“I am attracted to lengthy biographies. The longest one I’ve read is three volumes of Robert Caro’s four-volume, ‘The Years of Lyndon Johnson.’ I’ve also read a bit of Joseph Frank’s five-volume ‘Dostoevsky.’ But by page 200 I had learned enough of early 1800s Russian to put Dostoevsky back on the shelf. Otherwise I’ve persevered, finishing such long reads as ‘Jesse James: Last Rebel of the Civil War,’ ‘Truman,’ ‘The Kid,’ ‘Savage Beauty,’ ‘American Ulysses’ and more. At my bedside now is Eric Metaxas’ lengthy and compelling biography, ‘Bonhoeffer: Pastor, Martyr, Prophet, Spy,’ which measures 600 pages. I’ve mellowed.

“Dietrich Bonhoeffer was born in Breslau, Germany in 1906. He studied at Germany’s University of Berlin and at Union Theological Seminary in New York City. He preached in England and Germany. Online encyclopedia Wikipedia presents Bonhoeffer as a theologian, a Lutheran pastor and an anti-Nazi dissident. Author Eric Metaxas describes him as a humble man of incredible faith who faces up to the greatest evil of the 20th century. Bottom line: Bonhoeffer is a history book that moves the soul.

“The crux of the book is set in Adolph Hitler’s Germany. Hitler comes to power in 1933. German Christians resist his attempts to suppress German Christianity into a single Reichskirche under the Fuhrer. Pastoral standoff occurs. In time, German Christians do reaffirm the Bible, and the result is a single Confessing Church, the true German church, Bonhoeffer its leading spokesman.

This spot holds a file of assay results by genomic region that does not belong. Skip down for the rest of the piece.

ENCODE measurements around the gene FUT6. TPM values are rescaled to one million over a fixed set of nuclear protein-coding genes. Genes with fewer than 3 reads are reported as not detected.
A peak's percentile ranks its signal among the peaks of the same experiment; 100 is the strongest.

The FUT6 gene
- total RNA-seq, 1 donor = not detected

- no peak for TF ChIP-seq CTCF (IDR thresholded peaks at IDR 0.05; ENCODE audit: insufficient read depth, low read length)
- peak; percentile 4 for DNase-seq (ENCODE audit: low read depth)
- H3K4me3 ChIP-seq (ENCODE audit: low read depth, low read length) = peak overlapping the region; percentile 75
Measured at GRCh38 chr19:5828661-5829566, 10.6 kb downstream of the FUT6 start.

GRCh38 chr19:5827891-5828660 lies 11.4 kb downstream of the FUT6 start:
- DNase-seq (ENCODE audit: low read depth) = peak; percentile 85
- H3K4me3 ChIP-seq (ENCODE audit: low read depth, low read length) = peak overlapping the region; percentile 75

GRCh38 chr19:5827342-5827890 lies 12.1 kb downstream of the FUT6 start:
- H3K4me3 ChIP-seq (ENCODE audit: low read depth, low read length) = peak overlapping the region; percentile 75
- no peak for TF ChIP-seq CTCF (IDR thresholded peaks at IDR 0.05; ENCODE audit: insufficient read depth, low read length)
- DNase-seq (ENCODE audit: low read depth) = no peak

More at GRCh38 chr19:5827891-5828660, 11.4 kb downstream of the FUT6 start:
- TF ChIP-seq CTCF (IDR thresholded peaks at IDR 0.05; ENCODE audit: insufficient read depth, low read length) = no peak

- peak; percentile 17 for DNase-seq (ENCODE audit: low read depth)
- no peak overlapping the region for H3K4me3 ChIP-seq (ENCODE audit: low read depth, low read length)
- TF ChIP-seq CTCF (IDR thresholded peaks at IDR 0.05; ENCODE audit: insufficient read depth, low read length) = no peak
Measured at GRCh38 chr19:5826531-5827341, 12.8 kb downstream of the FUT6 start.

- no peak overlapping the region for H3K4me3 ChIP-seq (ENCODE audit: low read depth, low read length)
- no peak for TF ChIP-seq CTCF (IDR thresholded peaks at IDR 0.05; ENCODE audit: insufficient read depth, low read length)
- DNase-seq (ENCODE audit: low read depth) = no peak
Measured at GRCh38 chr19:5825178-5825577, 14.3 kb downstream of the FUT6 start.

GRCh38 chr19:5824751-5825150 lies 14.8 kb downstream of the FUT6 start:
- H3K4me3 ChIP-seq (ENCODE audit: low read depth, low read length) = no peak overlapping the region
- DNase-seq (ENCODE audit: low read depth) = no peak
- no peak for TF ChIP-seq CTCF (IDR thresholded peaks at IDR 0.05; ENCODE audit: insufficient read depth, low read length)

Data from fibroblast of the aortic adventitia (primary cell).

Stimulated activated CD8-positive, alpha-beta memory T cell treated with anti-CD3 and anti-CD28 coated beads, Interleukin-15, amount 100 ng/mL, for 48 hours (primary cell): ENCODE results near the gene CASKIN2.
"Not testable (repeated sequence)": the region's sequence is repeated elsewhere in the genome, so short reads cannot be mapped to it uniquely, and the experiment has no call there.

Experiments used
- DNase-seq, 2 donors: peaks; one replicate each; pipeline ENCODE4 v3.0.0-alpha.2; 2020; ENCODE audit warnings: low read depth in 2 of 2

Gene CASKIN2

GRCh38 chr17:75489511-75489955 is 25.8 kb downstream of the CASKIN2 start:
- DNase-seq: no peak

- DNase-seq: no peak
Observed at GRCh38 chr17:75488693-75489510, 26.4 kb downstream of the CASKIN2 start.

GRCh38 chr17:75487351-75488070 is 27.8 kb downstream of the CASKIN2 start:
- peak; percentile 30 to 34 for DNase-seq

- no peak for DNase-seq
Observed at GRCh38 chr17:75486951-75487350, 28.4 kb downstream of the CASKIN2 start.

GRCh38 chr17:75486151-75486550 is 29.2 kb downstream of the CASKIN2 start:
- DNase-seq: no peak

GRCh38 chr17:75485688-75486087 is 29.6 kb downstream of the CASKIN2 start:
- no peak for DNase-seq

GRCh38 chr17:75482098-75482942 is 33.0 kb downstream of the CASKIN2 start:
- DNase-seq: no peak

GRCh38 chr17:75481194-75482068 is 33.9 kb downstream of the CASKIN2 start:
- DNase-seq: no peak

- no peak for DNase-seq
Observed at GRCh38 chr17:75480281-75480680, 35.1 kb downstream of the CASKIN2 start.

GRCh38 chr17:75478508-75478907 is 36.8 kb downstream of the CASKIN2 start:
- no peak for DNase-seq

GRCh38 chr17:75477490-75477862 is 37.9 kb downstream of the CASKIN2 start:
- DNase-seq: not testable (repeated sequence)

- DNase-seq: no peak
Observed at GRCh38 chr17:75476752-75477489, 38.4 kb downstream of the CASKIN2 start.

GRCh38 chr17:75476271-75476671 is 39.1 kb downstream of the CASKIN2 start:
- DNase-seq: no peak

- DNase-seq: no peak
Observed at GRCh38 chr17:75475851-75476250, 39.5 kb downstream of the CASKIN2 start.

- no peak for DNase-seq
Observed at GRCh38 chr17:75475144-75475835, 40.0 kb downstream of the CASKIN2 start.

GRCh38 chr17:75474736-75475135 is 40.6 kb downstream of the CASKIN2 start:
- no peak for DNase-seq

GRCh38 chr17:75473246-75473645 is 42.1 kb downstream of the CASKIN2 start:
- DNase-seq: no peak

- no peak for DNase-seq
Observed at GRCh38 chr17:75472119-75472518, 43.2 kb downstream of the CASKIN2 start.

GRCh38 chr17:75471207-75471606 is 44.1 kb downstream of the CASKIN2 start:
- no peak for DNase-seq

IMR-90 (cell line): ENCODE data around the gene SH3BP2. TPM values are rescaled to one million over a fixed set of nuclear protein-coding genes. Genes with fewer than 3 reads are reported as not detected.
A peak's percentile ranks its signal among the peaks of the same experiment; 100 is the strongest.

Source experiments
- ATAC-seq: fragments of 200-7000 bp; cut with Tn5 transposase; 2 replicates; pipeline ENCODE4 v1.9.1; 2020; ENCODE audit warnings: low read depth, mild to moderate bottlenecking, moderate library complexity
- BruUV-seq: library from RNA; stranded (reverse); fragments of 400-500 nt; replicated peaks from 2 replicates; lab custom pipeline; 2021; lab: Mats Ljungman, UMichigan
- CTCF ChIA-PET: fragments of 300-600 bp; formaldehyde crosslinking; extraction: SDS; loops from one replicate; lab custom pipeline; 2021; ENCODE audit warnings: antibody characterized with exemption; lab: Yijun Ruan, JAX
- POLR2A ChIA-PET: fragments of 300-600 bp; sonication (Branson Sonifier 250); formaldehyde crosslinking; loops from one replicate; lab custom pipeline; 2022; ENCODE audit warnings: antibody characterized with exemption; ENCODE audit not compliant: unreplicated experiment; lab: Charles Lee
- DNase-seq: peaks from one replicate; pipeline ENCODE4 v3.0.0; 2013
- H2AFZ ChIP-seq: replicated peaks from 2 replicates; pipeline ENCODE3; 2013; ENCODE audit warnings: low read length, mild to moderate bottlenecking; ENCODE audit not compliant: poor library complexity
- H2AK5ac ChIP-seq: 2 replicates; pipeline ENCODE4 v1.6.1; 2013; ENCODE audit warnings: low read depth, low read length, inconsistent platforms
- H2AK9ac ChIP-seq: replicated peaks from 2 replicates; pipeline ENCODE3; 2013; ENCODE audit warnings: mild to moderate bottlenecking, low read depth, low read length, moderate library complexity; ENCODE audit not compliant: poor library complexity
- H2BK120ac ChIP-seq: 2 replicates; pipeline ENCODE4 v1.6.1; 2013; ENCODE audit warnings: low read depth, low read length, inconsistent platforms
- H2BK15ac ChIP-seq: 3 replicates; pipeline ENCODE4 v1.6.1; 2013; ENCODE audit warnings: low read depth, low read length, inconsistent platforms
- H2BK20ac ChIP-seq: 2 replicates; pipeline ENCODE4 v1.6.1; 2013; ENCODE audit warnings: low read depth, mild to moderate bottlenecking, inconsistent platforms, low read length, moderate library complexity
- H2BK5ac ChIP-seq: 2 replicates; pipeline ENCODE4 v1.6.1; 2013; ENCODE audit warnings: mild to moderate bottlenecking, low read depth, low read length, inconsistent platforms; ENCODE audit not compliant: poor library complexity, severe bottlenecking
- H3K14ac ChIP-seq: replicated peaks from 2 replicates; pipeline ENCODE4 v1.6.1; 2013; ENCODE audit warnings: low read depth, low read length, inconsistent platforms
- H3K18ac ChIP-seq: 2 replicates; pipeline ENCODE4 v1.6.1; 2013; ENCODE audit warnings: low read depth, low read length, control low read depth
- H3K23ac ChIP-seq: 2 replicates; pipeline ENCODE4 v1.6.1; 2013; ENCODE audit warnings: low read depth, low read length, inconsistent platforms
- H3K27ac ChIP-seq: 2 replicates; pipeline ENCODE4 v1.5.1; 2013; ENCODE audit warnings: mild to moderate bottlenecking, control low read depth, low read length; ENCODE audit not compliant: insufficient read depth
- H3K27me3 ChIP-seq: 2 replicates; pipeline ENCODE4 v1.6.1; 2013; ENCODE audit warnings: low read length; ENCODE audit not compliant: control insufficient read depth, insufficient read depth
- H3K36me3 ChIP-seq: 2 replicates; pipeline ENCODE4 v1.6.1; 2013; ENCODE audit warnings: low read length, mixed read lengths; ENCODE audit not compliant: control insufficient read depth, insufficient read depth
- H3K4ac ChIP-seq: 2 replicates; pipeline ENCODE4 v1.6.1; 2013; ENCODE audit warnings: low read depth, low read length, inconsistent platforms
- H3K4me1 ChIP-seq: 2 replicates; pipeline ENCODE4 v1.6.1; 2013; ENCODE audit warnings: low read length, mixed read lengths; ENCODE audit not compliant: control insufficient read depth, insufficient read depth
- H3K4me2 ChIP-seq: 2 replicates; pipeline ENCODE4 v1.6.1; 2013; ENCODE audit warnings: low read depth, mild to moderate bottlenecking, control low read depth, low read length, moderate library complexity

“As Hitler’s war rages, anti-Nazi dissident Bonhoeffer seemingly becomes a Nazi sympathizer, a spy. He also falls in love, of all things. On July 1, 1937, however, the Confessing Church is banned by Hitler. Later, Bonhoeffer is arrested by the Nazis and implicated in the 1944 plot to assassinate Hitler. He dies at the hands of the Nazis in a German concentration camp in April 1945.

“In ‘Bonhoeffer: Pastor, Martyr, Prophet, Spy,’  Metaxas has crafted a compelling study of a little known man of exceptional conviction.”— JOHN HODGKINS, Yarmouth

Mainers, please email to tell us about the book on your bedside table right now. In a paragraph or two, describe the book and be sure to tell us what drew you to it. As the pandemic lingers, we want to hear what you are reading in these unsettled times and why. Send your selection to [email protected], and we may use it as a future Bedside Table.

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